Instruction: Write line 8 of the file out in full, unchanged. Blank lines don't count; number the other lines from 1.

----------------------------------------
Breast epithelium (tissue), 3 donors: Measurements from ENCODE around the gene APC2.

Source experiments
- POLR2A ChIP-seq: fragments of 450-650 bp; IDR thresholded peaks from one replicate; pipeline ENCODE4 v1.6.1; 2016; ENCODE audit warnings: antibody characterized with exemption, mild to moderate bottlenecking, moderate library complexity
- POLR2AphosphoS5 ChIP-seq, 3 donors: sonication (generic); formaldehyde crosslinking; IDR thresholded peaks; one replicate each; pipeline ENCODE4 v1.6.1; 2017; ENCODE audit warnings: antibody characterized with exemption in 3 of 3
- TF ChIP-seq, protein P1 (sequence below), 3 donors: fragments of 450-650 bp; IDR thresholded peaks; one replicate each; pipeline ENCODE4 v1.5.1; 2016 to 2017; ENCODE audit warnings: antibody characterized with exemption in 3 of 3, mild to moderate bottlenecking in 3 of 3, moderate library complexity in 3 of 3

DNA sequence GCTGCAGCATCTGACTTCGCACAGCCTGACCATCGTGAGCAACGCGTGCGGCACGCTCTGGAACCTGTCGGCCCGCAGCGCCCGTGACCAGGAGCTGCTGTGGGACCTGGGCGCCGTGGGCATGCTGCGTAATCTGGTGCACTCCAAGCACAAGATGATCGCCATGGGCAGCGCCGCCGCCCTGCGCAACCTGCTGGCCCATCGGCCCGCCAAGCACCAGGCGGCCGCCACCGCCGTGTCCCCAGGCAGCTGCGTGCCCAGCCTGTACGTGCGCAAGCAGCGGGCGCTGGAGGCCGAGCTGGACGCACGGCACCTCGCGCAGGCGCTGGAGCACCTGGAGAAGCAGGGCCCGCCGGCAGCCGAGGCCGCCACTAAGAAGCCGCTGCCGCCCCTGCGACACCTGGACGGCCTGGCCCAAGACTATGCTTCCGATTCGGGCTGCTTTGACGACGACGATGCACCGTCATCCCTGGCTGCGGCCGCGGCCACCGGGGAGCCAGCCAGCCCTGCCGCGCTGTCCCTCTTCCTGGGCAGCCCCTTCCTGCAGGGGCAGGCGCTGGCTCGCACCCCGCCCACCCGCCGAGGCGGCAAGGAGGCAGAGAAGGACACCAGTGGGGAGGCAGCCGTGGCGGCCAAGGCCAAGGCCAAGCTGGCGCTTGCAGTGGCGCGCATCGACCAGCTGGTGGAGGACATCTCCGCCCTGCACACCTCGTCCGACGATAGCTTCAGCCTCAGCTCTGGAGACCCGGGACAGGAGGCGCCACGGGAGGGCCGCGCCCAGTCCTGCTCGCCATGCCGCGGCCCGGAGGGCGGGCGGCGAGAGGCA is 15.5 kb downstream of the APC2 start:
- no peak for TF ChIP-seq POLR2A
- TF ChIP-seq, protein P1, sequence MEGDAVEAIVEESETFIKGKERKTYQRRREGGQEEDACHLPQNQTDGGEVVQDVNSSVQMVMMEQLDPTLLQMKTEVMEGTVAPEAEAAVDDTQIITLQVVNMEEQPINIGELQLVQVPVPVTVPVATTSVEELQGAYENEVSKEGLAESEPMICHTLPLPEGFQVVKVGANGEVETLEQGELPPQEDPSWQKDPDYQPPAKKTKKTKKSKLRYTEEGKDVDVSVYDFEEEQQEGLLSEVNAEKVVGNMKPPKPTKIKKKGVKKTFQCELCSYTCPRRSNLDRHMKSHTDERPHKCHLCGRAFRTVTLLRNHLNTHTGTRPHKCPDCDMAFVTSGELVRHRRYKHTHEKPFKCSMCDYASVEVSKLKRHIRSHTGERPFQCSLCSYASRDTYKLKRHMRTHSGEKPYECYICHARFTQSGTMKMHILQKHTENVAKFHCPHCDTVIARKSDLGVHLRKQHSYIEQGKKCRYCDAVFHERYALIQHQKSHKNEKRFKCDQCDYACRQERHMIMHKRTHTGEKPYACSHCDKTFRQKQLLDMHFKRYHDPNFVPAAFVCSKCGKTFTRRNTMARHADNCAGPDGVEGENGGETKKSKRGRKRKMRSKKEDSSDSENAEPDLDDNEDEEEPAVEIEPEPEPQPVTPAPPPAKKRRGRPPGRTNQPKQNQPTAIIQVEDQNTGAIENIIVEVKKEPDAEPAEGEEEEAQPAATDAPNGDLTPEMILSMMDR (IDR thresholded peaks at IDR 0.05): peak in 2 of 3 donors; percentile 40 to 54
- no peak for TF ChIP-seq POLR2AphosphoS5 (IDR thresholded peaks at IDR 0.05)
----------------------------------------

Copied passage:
- TF ChIP-seq, protein P1, sequence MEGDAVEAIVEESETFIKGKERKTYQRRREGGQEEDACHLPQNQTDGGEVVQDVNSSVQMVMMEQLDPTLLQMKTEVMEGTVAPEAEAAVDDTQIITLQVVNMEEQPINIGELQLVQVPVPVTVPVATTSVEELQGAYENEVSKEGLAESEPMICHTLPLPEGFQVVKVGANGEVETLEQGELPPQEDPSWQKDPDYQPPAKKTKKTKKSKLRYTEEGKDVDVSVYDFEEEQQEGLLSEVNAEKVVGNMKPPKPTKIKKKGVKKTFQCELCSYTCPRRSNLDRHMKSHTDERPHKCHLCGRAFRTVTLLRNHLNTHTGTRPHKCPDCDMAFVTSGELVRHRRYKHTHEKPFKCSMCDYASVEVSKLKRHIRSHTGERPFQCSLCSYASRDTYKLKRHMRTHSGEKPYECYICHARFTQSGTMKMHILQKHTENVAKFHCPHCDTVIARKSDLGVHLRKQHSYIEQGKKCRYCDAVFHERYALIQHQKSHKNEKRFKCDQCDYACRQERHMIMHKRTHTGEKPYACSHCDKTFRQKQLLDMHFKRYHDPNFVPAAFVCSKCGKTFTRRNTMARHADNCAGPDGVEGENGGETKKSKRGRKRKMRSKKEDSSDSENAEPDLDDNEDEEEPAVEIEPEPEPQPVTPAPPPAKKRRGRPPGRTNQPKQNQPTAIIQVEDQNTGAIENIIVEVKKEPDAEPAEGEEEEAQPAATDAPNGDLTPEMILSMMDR (IDR thresholded peaks at IDR 0.05): peak in 2 of 3 donors; percentile 40 to 54